Since decades plant extracts belong to the most popular drugs for lower urinary tract symptoms (LUTS) due to benign prostatic hyperplasia (BPH)/benign prostatic enlargement (BPE). Herein we review biological mechanisms, the placebo effect, results of clinical trials, the role of meta-analyses and guideline recommendations. Review of the literature with particular reference to long-term (study period ≥6 months) controlled trials and of BPH-guideline recommendations. Only few of the large number of available studies meet the criteria defined by the WHO-BPH consensus conference. The few, placebo-controlled, long-term (study period ≥6 months) studies suggest a positive effect of some extracts (saw palmetto, ß-sitosterol, urtica, saw palmetto/urtica combination) on LUTS, an effect on uroflow, post-void residual volume, prostate volume and PSA was not consistently demonstrable. Randomised trials against active comparators (α1-blocker, 5α-reductase inhibitors) are difficult to interpret. Due to the lack of prospective studies, several meta-analyses have been published that can not replace prospective studies according to WHO-BPH recommendations. None of the BPH-guidelines currently recommends plant extracts, yet universally conclude that this is an interesting approach. Further prospective studies according to WHO-standards are required to reliably determine the role of plant extracts in contemporary LUTS-management.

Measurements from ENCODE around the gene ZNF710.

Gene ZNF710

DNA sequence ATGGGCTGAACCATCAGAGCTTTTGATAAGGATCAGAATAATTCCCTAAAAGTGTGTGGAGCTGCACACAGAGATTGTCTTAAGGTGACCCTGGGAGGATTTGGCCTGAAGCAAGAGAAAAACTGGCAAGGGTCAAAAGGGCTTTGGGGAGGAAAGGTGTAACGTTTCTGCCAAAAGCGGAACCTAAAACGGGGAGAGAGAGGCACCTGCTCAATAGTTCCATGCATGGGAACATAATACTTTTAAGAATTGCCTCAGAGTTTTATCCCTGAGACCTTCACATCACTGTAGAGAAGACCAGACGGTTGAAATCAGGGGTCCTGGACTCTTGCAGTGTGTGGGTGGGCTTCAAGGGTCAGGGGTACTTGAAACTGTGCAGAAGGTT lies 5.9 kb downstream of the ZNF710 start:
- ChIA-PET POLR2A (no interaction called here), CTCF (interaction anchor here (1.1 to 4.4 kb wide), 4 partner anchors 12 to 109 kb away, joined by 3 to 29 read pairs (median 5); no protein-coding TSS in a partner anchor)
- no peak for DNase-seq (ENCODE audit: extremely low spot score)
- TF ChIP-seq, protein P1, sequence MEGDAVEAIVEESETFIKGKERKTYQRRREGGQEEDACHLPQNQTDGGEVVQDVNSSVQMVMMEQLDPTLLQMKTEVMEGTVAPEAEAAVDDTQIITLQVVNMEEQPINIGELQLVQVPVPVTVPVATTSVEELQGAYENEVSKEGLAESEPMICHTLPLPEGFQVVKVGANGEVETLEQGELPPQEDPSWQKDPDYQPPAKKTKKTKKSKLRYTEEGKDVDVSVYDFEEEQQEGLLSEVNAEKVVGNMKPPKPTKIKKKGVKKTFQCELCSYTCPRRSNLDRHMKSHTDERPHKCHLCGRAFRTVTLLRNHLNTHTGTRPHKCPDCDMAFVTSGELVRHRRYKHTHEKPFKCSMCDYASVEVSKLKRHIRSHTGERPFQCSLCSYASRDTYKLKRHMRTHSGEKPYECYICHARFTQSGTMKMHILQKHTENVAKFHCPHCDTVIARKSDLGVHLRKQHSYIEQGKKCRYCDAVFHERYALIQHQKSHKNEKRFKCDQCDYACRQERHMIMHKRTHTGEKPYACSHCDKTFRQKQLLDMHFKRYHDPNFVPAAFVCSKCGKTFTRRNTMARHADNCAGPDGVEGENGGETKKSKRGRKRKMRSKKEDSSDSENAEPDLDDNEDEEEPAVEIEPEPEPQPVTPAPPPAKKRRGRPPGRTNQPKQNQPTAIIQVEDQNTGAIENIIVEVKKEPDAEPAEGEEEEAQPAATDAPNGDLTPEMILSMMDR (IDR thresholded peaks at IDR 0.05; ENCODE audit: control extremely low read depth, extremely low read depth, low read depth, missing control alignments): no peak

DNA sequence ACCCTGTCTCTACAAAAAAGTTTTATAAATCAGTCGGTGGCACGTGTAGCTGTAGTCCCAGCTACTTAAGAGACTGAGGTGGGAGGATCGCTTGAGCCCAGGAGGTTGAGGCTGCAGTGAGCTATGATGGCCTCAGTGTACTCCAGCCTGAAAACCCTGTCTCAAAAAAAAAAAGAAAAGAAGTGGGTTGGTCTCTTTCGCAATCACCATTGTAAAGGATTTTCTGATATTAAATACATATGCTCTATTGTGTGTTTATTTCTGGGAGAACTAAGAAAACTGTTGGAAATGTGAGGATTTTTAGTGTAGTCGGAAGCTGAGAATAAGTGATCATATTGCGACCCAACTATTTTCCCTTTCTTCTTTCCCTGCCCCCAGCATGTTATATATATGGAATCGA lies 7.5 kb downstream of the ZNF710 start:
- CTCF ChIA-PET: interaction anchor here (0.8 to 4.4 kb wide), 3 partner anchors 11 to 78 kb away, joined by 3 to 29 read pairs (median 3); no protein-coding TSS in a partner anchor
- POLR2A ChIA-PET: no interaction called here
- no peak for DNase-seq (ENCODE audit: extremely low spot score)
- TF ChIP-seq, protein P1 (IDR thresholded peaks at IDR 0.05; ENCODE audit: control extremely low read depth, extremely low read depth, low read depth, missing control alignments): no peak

The role of the pelvic osteotomy at the time of bladder exstrophy closure has been better defined over the past three decades. Modern radiographic imaging provides greater insight into the pelvic bony and muscular defects encountered with these children and has forced surgeons to reconsider the importance of reconstructive efforts beyond the genitourinary tract. Surgical series from several of the world's specialist centers clearly identify the use of osteotomy as a positive predictor for overall success of the management provided to these patients. Osteotomies decrease the tension placed on the soft tissues at the time of initial closure, thereby decreasing the risk of early dehiscence or prolapse. Long-term studies have discovered benefits with respect to urinary continence and orthopedic function when efforts have been made to restore the anatomic integrity of the pelvic muscles and bones. This review summarizes the most current knowledge of anatomy in classic bladder exstrophy and suggests the indications, methods, and expected outcomes for the use of pelvic osteotomies during bladder exstrophy closure. Most of this report derives from the authors’ experience with the modern staged repair of exstrophy at the Johns Hopkins Hospital. However, the benefits of pelvic osteotomies at the time of closure should extend to all patients, regardless of the specific genitourinary reconstructive strategy chosen.